Hydrochloric acid was first discovered in the 9th century A.D. by alchemists searching for the mythic Philosopher's Stone. In the Middle Ages hydrochloric acid was called spirits of salt, a name by which it is still referred to in the United Kingdom. The chemical compound was used throughout the 20th century for a variety of household and industrial applications, including processing leather, pickling steel, oil production and building construction. In the 21st century, hydrochloric acid is frequently used by homeowners to remove difficult stains from their swimming pools in a process known as acid washing.
Acid washing strips away a tiny layer of concrete, plaster, or other surface revealing the fresh surface layer beneath. Acid washing may be used to remedy long-neglected pools that have seen substantial algae growth; pools that have not been properly winterized; or pools that have severe stains or mineral deposits that do not respond to conventional cleaning processes. Because of the corrosive nature of acid washing it is not recommended as an annual maintenance process.
Acid washing is commonly referred to by industry professionals as "drain & clean." This process becomes necessary if the pool has been allowed to remain stagnant for an extended period of time. If the pool floor is visible from the surface, cleaning with standard pool chemicals and filter may bring it back to acceptable standards. If the pool floor is not visible from the surface, acid washing may be necessary and will probably be more cost effective than trying to clean the pool by more conventional methods.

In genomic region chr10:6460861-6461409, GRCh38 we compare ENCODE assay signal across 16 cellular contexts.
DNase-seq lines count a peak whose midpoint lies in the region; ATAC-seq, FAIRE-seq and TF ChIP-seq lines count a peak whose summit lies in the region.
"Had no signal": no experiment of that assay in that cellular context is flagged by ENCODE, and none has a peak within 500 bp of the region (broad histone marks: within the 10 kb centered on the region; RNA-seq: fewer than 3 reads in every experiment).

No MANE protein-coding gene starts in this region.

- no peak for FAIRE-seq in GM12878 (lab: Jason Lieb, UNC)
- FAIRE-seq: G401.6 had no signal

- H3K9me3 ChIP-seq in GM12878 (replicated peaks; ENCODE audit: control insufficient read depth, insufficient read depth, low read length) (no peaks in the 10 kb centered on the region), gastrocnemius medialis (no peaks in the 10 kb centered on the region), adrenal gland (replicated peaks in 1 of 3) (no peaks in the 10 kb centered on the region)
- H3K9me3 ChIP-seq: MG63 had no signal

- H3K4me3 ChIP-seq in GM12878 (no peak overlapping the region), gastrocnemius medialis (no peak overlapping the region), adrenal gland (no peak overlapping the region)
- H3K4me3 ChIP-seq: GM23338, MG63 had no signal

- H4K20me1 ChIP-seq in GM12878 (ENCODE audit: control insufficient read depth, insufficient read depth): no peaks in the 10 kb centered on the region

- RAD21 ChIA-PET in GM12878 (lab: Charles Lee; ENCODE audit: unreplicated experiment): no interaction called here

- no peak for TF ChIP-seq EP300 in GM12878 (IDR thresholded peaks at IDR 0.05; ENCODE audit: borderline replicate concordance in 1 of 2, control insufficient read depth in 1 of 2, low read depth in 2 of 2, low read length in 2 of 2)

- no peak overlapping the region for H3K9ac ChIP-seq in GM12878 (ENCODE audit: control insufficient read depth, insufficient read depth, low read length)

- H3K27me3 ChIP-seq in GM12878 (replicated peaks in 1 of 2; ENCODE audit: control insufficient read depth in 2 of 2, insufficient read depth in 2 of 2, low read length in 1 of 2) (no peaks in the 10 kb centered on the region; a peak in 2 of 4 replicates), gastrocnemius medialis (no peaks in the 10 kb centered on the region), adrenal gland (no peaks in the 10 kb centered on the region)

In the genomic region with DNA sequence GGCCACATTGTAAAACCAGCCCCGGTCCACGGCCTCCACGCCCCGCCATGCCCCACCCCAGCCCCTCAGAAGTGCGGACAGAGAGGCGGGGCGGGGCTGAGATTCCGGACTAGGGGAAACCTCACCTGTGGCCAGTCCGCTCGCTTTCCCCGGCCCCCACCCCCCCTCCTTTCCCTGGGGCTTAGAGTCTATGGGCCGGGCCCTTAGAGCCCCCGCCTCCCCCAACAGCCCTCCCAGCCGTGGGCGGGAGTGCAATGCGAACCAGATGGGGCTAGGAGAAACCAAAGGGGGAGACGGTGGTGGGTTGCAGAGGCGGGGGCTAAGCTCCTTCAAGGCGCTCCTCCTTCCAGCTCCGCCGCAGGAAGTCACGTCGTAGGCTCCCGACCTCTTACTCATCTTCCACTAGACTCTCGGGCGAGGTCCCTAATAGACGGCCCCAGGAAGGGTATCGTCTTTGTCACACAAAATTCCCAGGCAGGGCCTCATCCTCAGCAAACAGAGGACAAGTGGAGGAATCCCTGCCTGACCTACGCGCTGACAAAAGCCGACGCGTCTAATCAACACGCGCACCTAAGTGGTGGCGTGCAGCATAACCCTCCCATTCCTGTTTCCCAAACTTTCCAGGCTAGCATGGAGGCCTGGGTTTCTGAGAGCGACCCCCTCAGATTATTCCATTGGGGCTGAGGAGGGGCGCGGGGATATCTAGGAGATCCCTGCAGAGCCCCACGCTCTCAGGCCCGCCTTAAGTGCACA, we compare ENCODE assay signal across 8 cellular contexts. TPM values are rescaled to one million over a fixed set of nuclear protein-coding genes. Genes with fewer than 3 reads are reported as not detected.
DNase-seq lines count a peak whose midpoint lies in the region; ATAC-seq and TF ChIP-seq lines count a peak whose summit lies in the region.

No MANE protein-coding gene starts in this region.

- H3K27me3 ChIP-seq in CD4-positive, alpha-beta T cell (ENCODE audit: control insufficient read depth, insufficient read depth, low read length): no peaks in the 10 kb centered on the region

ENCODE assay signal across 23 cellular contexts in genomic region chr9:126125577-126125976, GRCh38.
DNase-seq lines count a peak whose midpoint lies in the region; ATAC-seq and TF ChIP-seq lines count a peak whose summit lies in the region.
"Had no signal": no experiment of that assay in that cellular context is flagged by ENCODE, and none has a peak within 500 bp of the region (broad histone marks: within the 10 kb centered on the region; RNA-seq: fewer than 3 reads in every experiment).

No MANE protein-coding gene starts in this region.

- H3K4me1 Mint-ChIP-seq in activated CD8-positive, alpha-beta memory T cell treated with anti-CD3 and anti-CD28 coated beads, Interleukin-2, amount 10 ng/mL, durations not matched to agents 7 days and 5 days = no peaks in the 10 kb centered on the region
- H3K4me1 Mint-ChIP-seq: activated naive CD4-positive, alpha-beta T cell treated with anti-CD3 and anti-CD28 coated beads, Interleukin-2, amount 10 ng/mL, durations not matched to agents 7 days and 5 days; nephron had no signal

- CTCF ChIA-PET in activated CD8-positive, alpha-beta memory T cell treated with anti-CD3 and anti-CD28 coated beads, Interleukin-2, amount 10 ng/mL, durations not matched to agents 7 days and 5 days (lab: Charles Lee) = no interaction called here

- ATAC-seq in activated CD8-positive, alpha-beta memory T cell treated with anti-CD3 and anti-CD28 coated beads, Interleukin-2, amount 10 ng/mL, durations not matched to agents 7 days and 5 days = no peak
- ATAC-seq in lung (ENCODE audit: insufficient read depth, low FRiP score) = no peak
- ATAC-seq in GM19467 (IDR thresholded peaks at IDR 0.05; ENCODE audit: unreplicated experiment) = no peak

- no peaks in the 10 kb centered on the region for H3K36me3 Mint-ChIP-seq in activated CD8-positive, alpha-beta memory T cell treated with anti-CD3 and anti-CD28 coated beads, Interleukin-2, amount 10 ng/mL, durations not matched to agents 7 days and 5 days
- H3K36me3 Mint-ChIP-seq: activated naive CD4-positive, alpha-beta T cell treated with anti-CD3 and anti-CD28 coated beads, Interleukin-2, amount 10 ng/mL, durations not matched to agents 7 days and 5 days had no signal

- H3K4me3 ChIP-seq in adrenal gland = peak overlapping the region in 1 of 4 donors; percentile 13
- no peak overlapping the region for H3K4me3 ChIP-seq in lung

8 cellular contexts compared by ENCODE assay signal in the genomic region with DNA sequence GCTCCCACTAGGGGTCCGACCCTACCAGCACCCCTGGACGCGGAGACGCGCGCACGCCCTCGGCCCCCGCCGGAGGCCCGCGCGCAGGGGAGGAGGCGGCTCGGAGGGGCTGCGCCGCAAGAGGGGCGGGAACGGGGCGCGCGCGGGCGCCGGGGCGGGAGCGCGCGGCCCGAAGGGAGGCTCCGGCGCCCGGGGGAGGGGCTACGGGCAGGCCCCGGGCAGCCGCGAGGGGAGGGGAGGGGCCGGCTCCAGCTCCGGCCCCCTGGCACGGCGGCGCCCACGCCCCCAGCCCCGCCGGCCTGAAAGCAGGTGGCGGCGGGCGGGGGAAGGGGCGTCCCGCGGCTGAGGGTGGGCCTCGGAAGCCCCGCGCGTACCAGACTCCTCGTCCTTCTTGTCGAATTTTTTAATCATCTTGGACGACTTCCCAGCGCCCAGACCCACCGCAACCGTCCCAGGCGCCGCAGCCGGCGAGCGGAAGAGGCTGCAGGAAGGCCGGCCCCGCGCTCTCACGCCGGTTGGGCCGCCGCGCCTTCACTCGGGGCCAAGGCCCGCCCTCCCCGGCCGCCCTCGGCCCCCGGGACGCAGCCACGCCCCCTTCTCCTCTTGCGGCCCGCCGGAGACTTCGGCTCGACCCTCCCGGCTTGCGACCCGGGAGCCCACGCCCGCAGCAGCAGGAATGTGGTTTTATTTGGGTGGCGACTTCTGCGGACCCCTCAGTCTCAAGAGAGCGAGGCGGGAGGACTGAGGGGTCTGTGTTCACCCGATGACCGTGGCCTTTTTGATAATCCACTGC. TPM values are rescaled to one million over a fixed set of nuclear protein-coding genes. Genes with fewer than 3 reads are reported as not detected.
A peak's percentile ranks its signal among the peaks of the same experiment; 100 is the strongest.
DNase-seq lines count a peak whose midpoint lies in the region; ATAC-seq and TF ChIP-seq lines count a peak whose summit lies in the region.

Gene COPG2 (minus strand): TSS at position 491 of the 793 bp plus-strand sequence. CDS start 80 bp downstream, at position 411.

Acid washing should only be used on concrete or plaster-type swimming pools. You must not use hydrochloric acid if your pool is vinyl lined. Instead, clean your vinyl-lined pool with manufacturer-approved detergent and conditioner. This will require scrubbing the stained surface to remove the slime buildup. The liner may need to be reset prior to refilling the pool. Adding a weekly dose of algaecide will help to prevent the need for acid washing in the future.
Commercial grade hydrochloric acid is a dangerous substance and should only be handled by trained, experienced professionals. It can cause burns on bare skin and it may give off noxious fumes. If you choose to do it yourself be sure to wear protective clothing and a breathing apparatus during the acid wash. Hydrochloric acid must be neutralized by applying soda ash or another approved agent, and rinsed completely to discontinue the etching plaster. Most pool maintenance companies have employees who are trained in acid washing procedures.
As the old saying goes, an ounce of prevention beats a pound of cure. Proper swimming pool maintenance on a regular basis will prevent the need for costly acid washing. Check the pool daily for proper pH and alkaline balance and adjust as necessary. Add the proper amount of chlorine or bromine to kill bacteria and keep the water safe for swimming. Vacuum the pool as needed and don't forget to check the filter on a regular basis.